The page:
This was a classic scene from the movie Moneyball. This time of year I tend to think about this scene when we reach the point where NFL Draft prospects are clearly being overanalyzed.
We live in an era where an incredible amount of information is easily accessible. With the amount of money teams invest in first round picks, everybody wants to make sure they scrutinize all relevant data on a player.
The key word there is relevant. We invariably reach a point where people and teams start reaching for narratives based on irrelevant information. This is on full display in the clip above when members of the Oakland A’s scouting department start factoring a prospect’s girlfriend into their evaluation along with his “look.” Eventually it reaches a point where Brad Pitt’s Billy Beane expresses exasperation that it seems like his employees seem to be searching for somebody who looks like Fabio rather than somebody who can play baseball well.
Each year in the NFL Draft, we reach a point where some of the analysis gets beyond silly.
Josh Allen's completion percentage In his football career: pic.twitter.com/cXJ0r6TPqi— Marcus Mosher (@Marcus_Mosher) April 19, 2018
I mean no disrespect to the author of this tweet. I am sure this is an insightful person, and I certainly as am guilty as anybody when it comes to digging too deep for information that just doesn’t matter.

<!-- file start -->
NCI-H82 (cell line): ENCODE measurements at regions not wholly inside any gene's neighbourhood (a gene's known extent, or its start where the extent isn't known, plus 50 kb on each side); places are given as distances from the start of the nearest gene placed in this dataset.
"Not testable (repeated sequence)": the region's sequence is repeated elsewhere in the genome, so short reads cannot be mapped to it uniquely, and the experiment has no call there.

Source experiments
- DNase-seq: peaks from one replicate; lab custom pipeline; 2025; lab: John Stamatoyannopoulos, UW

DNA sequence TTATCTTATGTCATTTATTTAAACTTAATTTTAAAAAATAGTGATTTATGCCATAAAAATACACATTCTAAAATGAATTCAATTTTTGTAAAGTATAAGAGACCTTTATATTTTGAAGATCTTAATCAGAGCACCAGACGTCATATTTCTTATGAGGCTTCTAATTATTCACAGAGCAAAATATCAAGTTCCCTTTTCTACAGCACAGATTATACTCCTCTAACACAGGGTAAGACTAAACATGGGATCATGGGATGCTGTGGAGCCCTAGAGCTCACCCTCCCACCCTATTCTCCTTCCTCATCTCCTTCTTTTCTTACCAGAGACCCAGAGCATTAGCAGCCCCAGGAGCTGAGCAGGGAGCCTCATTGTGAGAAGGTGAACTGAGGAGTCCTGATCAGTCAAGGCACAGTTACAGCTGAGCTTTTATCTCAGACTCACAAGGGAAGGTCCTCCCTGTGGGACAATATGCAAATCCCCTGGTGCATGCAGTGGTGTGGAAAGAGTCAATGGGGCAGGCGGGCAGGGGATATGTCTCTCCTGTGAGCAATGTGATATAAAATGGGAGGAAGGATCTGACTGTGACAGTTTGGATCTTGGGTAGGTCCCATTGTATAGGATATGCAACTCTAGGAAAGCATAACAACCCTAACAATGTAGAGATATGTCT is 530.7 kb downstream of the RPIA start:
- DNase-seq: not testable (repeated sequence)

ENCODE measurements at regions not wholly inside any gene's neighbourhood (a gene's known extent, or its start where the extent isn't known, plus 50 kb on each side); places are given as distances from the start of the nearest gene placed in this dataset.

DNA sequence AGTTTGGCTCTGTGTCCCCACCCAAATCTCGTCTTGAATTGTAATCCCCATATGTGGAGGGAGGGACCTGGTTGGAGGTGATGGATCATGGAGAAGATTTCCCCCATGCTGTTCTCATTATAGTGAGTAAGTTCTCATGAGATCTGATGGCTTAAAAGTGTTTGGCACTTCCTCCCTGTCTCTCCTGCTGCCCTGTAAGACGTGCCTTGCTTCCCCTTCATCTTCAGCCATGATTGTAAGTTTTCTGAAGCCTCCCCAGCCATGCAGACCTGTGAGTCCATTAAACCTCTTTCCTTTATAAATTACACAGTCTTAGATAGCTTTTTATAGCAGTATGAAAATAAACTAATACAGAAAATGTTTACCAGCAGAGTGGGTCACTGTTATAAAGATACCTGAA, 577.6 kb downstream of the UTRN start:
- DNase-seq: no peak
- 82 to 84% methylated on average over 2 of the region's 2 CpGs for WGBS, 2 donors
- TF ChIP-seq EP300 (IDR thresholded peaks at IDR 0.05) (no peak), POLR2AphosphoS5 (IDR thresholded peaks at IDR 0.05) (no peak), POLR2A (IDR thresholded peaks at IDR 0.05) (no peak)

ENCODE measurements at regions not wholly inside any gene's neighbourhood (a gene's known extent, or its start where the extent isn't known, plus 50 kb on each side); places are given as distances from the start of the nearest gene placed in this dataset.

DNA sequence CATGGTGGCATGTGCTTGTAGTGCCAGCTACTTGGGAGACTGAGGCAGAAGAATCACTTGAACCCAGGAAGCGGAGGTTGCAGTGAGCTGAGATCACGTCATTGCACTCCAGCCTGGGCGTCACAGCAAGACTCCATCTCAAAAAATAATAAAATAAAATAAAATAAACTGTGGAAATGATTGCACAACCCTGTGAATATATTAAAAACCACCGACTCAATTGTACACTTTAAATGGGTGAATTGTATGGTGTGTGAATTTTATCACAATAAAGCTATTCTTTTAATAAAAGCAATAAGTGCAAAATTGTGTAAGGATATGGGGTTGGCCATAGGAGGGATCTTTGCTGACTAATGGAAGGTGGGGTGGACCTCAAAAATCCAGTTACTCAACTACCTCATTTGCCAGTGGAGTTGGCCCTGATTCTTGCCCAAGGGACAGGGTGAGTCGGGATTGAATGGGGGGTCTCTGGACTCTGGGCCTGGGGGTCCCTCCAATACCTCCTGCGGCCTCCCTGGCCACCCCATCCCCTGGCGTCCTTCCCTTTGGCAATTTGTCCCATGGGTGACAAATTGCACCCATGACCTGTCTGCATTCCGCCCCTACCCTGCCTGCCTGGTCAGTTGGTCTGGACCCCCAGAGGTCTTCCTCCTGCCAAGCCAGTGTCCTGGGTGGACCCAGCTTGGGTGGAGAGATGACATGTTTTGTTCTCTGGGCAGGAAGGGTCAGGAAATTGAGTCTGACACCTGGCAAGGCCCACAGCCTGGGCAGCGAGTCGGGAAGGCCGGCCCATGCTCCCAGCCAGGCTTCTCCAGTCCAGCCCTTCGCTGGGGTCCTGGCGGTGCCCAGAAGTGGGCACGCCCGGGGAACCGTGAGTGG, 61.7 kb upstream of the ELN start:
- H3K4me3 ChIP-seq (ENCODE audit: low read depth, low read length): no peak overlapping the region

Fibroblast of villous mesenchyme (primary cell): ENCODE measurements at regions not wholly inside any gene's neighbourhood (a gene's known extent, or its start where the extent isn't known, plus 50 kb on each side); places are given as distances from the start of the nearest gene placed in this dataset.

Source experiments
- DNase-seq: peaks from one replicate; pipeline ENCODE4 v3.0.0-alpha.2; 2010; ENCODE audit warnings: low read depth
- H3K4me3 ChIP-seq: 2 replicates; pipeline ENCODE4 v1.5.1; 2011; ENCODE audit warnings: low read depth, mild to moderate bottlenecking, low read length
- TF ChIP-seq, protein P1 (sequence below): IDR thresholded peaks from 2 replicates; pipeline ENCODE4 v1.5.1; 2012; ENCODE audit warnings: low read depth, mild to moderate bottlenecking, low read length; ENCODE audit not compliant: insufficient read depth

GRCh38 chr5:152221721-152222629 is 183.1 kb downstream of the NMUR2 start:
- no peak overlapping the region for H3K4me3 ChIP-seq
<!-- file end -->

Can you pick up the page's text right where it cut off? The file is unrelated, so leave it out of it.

It is also indisputable that Josh Allen comes with many concerns as a prospect pertaining to his accuracy. In fact, I am sure a lot of people view him as a posterboy of the Moneyball clip, somebody who will go high in the Draft because he “looks the part” rather than his produciton.
With that said, how are junior varsity high school stats relevant at all to evaluating this player? When was the last time a player’s quality in high school had anything to do with his NFL grade? Heck, when was the last time somebody who graduated from college in any field was scrutinized for his high school body of work? Were Allen’s third grade stats from touch football in recess not available?
Then we have a story about Baker Mayfield making the rounds.
Asked afterward, though, how he felt he’d performed in the Chargers meeting, Mayfield flashed a shade of vanity more often associated with LaRusso’s Karate Kid rival: cheap-shotting bad boy Johnny Lawrence. “I didn’t look at their playbook as much as a I should have,” Mayfield said. “It could have gone a little bit better . . . but at the same time, I’m prioritizing which playbooks I’m going to learn. No offense to them, but I’ve got a lot on my plate.”
Again, I am not trying to portray Mayfield as a perfect prospect. Unlike Josh Allen’s uneven junior varsity high school performance, this actually would make me less likely to Draft him....if I ran the Chargers. For any other team, why would I care?
If Mayfield showed a ton of interest in the Jets’ playbook and showed an impressive handle on the concepts, what difference would doing poorly for the Chargers make? Would you ever pass on hiring somebody at your company who interviewed well just because they interviewed poorly for somebody else? What sense would that make? If he’s more interested in a team like the Jets than the Chargers, shouldn’t that be viewed as a plus?
Yet I have seen plenty of people characterize this episode as a red flag that should steer the Jets away.
Draft day is almost here, and it cannot come soon enough. We have clearly reached the season of overanalysis.